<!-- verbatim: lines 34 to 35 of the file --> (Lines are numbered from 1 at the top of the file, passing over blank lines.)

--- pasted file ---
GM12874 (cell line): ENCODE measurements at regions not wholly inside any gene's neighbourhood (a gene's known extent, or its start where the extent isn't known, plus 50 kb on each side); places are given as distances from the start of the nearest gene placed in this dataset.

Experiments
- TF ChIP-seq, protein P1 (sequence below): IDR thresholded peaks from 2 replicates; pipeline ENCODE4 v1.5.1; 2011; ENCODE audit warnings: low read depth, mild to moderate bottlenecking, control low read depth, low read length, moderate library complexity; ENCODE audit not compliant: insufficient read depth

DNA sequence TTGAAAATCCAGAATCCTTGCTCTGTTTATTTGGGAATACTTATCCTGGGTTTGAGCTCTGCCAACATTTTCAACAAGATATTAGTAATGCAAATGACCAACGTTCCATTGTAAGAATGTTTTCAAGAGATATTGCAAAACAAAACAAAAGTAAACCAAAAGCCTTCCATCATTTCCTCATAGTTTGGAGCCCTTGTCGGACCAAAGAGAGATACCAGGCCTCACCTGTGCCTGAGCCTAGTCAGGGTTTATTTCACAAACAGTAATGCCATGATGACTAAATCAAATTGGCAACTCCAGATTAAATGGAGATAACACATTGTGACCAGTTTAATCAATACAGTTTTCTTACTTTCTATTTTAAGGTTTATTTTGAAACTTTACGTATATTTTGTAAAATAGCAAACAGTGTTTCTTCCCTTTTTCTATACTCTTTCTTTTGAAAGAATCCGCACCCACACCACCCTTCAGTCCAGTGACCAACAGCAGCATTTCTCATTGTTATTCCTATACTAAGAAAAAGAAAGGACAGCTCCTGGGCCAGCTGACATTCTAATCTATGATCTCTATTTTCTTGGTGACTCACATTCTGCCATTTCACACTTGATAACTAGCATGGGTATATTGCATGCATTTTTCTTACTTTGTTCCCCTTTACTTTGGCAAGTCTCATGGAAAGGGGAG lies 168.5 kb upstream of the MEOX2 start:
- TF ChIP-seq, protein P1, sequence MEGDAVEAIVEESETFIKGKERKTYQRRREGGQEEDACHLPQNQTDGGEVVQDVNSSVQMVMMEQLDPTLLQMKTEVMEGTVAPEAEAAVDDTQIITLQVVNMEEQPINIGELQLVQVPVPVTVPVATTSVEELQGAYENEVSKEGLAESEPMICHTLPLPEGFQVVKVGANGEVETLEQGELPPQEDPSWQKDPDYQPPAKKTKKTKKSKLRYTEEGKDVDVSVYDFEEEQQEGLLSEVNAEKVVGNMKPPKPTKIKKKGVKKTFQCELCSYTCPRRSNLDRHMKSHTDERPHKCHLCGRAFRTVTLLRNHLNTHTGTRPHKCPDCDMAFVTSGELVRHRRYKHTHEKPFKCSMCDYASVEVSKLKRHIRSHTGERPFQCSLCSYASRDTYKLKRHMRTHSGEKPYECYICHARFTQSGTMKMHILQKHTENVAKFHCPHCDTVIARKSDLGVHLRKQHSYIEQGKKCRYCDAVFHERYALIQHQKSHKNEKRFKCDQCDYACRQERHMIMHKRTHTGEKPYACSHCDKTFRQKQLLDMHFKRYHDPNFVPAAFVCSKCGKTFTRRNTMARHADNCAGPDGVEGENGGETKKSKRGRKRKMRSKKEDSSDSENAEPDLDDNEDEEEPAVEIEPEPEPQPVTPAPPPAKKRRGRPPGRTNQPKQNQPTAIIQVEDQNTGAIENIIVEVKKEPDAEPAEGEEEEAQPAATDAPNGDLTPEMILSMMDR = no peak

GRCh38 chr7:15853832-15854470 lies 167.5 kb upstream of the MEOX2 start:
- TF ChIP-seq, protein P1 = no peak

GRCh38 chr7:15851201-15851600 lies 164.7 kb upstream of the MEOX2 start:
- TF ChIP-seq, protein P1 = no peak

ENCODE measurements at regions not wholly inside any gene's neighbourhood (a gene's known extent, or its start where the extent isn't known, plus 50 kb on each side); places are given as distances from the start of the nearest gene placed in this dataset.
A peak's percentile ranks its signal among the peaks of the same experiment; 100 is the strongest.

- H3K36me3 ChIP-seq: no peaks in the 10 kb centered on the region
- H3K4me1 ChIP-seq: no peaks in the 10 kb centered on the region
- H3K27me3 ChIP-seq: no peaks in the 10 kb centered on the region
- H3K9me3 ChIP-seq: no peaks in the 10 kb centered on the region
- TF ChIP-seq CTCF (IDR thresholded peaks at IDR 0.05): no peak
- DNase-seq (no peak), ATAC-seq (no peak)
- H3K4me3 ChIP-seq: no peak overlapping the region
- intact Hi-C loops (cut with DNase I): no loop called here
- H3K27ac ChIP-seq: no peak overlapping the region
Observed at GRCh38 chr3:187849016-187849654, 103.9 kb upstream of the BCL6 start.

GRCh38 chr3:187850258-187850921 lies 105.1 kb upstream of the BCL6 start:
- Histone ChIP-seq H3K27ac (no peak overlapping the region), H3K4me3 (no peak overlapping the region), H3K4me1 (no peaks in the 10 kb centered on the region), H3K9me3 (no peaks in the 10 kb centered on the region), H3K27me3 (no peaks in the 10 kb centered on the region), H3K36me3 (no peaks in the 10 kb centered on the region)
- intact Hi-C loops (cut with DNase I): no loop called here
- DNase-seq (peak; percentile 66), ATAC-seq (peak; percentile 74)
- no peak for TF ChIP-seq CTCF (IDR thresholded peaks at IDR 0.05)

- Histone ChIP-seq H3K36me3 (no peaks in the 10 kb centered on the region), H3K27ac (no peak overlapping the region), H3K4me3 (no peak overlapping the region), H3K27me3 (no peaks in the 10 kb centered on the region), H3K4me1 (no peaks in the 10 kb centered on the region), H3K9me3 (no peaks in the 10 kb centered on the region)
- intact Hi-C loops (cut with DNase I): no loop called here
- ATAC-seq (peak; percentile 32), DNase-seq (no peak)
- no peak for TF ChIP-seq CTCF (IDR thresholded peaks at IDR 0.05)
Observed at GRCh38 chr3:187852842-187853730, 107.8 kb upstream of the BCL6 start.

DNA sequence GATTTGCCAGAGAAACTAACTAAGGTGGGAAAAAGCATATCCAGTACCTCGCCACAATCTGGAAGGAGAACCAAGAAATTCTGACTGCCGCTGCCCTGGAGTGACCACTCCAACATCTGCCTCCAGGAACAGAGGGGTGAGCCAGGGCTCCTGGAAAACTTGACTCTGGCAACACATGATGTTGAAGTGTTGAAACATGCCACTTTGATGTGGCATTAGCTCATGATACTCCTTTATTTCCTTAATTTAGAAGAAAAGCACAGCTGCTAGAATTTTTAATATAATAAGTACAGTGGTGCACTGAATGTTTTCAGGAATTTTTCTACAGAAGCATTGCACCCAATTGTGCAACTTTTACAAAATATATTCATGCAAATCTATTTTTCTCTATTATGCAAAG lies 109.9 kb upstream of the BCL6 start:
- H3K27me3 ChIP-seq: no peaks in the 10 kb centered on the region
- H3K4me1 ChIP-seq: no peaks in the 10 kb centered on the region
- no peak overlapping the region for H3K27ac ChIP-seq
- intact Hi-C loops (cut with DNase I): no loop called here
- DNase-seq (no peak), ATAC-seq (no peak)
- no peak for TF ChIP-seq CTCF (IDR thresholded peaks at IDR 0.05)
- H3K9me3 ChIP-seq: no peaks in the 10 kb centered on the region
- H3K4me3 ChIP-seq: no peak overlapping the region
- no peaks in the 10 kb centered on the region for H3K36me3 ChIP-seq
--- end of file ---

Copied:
- H3K4me1 ChIP-seq: no peaks in the 10 kb centered on the region
- no peak overlapping the region for H3K27ac ChIP-seq